” No English. No Money. Many Bills To Pay.”
MANUEL PUCHA, executive chef and, with three of his brothers, owner of the refined, recently opened French restaurant, Maison Pucha, in the Heights area, matter-of-factly explains how he found his passion. His simple statement illustrates the adage that there are many paths to success. Some aspiring chefs attend culinary programs, two-year community colleges or the four years of intense study at prestigious and expensive culinary schools. Manuel simply went to work in a kitchen as a result of necessity.
“My family moved from Ecuador to NYC. I needed to help pay bills. In Ecuador, I studied art for three years. But here, I had to work.” And he got lucky scoring a job during the glory days of the popular Union Square restaurant Steak Frites, learning the hospitality business from the bottom up and falling in love with it.
“At first it was just a job, a paycheck. But after a while, you get to love it. I put in hard work and think, why not pursue this as a career?”
He learned on the job from some of the best in NYC, absorbing French techniques and a reverence for tradition and fatefully crossing paths with Philippe Schmit. When Schmit came to Houston to open Bistro Moderne, Manuel came, too. When Schmit opened Philippe, Manuel was there – cooking, learning, absorbing and taking notes. “What I love about French cuisine – all the dishes, escargot, duck confit, beef bourguignon – everything was invented centuries ago. All the classics – people have expectations.” At Maison Pucha he honors traditional preparation techniques, adds a few flairs from Ecuador and feels that his job is to be creative in plating, adding “lots of color, lots of movement, lots of volume.”
Take the beet salad. Beets/goat cheese. It is a classic combination. Here Chef adds color, volume with fresh greens, paper-thin slices of yellow beets that look like lily pads and scattered pinwheel radish slices, textural differences with the pureed red beets, flavor depth with an accent of olives and lemon zest. Yes, it is a classical combination. “But,” says Manuel, “there is a lot of work, a lot of thinking behind every dish.”
“A plate is like a canvas. But a canvas can take three months or more to paint. A plate – in a matter of minutes – you have to create in the moment,” explains Manuel.
On plate after plate, Manuel’s artistry rings true. Mammoth Berkshire pork chops, deliriously moist having been brined in añejo tequila, slightly smoked from time spent with applewood, pretty and tender, most delicious. A stack of ratatouille demonstrates a dedication to vegetable sides as well. And a touch of his homeland garnishes the plate – Uvilla berries, ever so light acidic and pleasant sour notes. Color and texture and taste – a new holy trinity.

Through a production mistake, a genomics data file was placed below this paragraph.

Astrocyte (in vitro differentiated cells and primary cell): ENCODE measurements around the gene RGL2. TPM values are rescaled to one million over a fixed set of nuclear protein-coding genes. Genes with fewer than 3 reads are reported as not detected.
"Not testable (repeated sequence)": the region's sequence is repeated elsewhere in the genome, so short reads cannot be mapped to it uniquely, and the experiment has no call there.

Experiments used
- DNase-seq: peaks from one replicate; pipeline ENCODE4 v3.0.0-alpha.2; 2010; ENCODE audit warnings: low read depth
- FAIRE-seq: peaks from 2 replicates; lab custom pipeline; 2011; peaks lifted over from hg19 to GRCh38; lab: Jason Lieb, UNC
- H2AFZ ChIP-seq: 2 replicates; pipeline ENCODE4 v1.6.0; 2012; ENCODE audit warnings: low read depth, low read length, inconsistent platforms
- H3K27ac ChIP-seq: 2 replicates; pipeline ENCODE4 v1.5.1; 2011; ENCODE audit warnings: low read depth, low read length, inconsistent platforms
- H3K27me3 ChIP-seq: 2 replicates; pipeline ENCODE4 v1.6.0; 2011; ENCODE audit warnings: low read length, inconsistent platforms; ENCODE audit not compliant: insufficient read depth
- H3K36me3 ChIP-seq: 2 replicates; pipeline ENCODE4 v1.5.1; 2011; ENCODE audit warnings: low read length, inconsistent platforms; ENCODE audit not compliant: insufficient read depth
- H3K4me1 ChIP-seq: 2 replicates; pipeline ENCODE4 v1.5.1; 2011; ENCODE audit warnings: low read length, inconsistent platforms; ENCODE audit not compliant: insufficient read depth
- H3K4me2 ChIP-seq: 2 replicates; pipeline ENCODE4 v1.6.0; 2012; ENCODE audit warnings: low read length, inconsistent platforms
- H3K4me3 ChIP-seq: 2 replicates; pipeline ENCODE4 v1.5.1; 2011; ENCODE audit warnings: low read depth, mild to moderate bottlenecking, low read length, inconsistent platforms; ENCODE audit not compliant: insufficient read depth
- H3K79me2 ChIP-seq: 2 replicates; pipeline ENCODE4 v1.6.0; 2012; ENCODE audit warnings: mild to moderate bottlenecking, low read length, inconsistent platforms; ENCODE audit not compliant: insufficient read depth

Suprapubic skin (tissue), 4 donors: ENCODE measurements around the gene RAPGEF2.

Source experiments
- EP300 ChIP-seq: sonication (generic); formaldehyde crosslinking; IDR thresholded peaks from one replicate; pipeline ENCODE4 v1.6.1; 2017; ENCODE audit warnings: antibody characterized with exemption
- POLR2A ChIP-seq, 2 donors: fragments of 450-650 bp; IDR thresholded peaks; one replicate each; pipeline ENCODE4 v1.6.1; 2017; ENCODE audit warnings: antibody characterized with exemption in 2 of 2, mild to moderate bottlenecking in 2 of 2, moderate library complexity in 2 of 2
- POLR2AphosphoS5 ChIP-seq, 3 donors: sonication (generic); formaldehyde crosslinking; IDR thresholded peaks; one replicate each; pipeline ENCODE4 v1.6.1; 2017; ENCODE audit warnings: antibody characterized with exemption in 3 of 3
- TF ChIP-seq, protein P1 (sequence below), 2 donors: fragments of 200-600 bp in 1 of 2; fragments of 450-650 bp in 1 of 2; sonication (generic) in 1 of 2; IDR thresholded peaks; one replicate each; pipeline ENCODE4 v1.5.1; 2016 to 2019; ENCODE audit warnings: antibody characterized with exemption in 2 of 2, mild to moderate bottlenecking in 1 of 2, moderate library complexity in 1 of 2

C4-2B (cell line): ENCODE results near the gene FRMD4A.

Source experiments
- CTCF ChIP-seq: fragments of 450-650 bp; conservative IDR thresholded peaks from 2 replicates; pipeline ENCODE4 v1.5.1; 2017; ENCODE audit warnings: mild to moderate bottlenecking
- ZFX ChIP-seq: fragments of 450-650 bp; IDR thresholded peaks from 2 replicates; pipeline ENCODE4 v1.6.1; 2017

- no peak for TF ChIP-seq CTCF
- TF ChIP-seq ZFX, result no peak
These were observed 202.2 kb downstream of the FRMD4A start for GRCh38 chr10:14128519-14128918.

“I want someone to look at a plate and know that is from my kitchen,” says Manuel. Like the bowl of artfully balanced bouillabaisse, the Ecuadoran shrimp ceviche with the wisps of red onion and the accents of red and green peppers or the artful streaks of green (avocado) that run across the perfect oven-roasted Skuna Bay salmon.
It is evident that Manuel has learned well the lesson that good cuisine starts with the freshest and best ingredients, such as the Skuna Bay salmon from the cold, glacial fed waters around Vancouver Island.
And another dish not to missed, a special of the day, ponzu jumbo lump crab salad – pristine crab on a pool of pureed Granny Smith apple and uju kitsu juice. Sparkling fresh, exquisite flavor with micro greens delicately and purposely placed.
Manuel is not alone in this brave venture. Maison Pucha is indeed the house of Puchas, as his business partners are brothers and co-workers. VICTOR HUGO is the pastry chef extraordinaire – dedicated to excellence and the creator of the Noir et Blanc Souffle (a powerful puff made from Madagascar vanilla and Ecuadorian organic chocolate), a charming play of fire and ice as the hot souffle is served with melting ice cream. Front of the house, sommelier and beverage manager are attended to by CRISTIAN and the recently arrived brother GABRIEL.
“I like to work with my hands. And I wanted to do is something good with my life. Food brings friends and family together. I think that is a good thing,” states Manuel simply.
I think so, too. And I think the food at Maison Pucha is good. Very, very good.
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